KGOU

Jon Echols

Oklahoma state Sen. A.J. Griffin, R-Guthrie, speaks during a news conference in Oklahoma City, Tuesday, Aug. 22, 2017.
Sue Ogracki / AP Photo

Teachers are preparing to walk out of the classroom starting April 2, and several legislators have proposed plans to avoid the work stoppage. One in particular, proposed by former teacher Sen. Michael Bergstrom, R-Adair, would raise pay for both teachers and state employees.

A bottle of Charlotte’s Web cannabidiol oil.
Brent Fuchs / The Journal Record

Last year, Oklahoma lawmakers approved a medical treatment for severe childhood seizures that used part of the cannabis plant. Another piece of legislation that would widely expand the law is close to Gov. Mary Fallin’s desk.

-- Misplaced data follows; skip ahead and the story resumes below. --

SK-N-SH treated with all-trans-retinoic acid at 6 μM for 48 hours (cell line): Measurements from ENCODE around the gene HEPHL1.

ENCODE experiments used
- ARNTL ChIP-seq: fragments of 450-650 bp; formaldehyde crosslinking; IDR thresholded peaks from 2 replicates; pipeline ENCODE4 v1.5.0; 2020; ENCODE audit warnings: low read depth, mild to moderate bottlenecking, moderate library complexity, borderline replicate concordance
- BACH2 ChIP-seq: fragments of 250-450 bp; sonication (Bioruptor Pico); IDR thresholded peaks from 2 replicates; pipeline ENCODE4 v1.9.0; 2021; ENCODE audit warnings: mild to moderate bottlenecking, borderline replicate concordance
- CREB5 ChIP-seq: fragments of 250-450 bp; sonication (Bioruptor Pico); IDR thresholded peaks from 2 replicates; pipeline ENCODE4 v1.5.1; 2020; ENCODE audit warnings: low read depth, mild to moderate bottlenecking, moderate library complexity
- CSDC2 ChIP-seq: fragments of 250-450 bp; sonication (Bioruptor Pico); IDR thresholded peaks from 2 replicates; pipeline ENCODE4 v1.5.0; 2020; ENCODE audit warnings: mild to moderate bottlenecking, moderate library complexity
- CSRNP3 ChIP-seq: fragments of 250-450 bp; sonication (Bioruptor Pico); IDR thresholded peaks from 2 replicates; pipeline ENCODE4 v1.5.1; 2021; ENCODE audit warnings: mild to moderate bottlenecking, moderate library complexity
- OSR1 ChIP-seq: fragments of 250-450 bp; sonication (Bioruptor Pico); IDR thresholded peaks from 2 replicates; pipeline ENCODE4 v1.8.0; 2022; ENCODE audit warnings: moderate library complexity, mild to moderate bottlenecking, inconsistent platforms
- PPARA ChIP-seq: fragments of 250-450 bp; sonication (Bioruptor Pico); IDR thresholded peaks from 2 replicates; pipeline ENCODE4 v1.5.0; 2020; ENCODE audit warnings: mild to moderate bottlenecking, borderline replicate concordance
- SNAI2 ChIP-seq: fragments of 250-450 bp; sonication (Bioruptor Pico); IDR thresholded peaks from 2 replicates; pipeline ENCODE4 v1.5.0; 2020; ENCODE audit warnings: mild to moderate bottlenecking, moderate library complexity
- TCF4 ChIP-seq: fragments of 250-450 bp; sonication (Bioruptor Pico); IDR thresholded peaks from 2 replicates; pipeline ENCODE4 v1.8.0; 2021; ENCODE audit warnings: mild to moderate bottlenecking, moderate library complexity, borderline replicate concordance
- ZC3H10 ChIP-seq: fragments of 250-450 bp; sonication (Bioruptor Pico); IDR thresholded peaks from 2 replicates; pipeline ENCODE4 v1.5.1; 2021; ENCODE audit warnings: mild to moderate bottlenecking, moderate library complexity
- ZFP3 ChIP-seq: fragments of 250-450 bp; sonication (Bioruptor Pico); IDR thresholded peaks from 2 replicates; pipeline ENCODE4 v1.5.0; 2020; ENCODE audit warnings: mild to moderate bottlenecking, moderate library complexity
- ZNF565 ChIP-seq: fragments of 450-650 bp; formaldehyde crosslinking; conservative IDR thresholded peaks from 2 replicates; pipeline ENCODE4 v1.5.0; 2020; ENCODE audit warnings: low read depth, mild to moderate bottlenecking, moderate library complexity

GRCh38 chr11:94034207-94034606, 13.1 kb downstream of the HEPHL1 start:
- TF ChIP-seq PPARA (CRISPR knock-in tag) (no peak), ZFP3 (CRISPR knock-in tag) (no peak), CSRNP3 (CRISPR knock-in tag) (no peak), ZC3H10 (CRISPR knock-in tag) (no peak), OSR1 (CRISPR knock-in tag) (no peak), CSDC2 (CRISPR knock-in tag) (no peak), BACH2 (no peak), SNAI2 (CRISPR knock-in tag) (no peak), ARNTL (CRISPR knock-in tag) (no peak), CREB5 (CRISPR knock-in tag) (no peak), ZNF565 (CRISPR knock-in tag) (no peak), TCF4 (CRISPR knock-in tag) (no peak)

Oklahoma will now exclude cannabidiol, a non-intoxicating chemical found in marijuana, from its definition of the drug.
Dank Depot / Flickr Creative Commons

A group that supports the use of medical marijuana in Oklahoma plans to submit signed petitions to the Oklahoma Secretary of State's office to have the issue placed on the November ballot.

Tulsa-based Oklahomans for Health plans to submit the petitions on Friday. The group faces a Saturday deadline to gather the signatures of more than 155,000 registered Oklahoma voters who support a referendum on the issue.

Provided

The House Judiciary Committee this week approved workers' compensation legislation by Senate President Pro Tem Brian Bingman (R-Sapulpa), but didn’t get in any hurry about it.

The novel-length bill that would move the decision on how to compensate injured workers from a court-based system to an administrative one is another step closer to being law. The hearing on the bill was delayed by two weeks while the House made changes to fix some problems in the plan.